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Rise & Shine: City vows closer scrutiny for high school scores

News from New York City:

  • The city says it will audit high school grades and test scores better. (Times, Daily News, Post, NY1)
  • Mayor Bloomberg said new revenues wouldn’t necessarily reduce layoffs. (Post, Daily News)
  • New small schools are likely to be disproportionately affected by layoffs. (Post)
  • Stany Leblanc, an excellent second-year teacher in the Bronx, could be laid off this year. (WSJ)
  • The heads of the state’s four other city districts have signed on to oppose “last in, first out” rules. (Post)
  • City Council Education Committee Chair Robert Jackson led a budget cut protest in Albany. (NY1)
  • The city is halving plans to build new school seats in the next five years. (Post, Daily News)
  • The Viscardi School teaches the city curriculum with adjustments for students’ severe disabilities. (Times)
  • Insiders pin the state’s inflated test scores on former Education Commissioner Richard Mills. (Post)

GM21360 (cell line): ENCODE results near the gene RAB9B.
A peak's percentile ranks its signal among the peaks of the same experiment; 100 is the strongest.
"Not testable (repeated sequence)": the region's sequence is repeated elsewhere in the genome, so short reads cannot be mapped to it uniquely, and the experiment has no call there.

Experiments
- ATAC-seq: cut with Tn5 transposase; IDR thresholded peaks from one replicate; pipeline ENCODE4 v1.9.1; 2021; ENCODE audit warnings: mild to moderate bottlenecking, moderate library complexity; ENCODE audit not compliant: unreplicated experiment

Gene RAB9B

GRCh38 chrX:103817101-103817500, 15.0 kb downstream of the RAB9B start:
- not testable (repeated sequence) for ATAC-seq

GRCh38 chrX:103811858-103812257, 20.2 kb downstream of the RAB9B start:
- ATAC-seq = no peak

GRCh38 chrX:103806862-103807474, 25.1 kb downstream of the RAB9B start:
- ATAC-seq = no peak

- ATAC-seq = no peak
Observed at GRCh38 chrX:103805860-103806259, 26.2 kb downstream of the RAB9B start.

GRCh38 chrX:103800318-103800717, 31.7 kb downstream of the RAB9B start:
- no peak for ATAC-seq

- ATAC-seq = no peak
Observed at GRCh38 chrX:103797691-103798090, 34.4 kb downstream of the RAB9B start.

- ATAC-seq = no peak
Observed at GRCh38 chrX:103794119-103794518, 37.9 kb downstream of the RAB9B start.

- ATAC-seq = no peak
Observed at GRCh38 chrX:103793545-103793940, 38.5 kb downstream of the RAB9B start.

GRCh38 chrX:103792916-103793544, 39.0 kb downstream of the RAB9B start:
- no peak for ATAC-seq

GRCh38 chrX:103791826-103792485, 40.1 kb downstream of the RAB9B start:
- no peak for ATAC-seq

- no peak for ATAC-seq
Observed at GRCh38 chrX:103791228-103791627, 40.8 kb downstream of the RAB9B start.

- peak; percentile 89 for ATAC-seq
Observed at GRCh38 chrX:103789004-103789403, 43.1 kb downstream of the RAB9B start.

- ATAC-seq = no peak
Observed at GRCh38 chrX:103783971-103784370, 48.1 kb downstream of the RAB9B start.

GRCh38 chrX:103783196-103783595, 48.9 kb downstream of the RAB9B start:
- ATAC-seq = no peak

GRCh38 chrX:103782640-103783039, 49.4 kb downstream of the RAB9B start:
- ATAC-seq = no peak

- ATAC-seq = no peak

• Cathie Black has scheduled a meeting with parents for the same time as a UFT parent meeting. (Post)
  • Former school safety agents say in a discrimination lawsuit that headquarters is full of debauchery. (Post)
  • A top Los Angeles teacher says city parents should know their children’s teachers’ scores. (Daily News)
  • The Daily News says schools’ discrimination is why few minority students enter specialized high schools.
  • The Post says Cathie Black was silly to support suspending a student who wrote “kick me” on a Post-it.

And beyond:

  • Gov. Cuomo wants districts to share services but has proposed cutting incentives to do so. (Times)
  • New York’s 3020-a process for teachers accused of misconduct is costly and slow. (Times-Union)
  • Detroit is planning to close half its schools and raise high school class sizes to 60. (WSJ)
  • Autistic students at an Edison, N.J., school run a coffee shop to raise money for their classes. (Times)
  • High-performing public schools in Los Angeles are converting to become charter schools. (AP)
  • Charter schools in Texas might soon get access to low-rate loans that public schools can get. (Times)
  • To manage shrinking budgets, Bay Area schools are cutting gifted programs. (Times)
  • The labor-management conference gave districts a rare opportunity to show off. (Washington Post)

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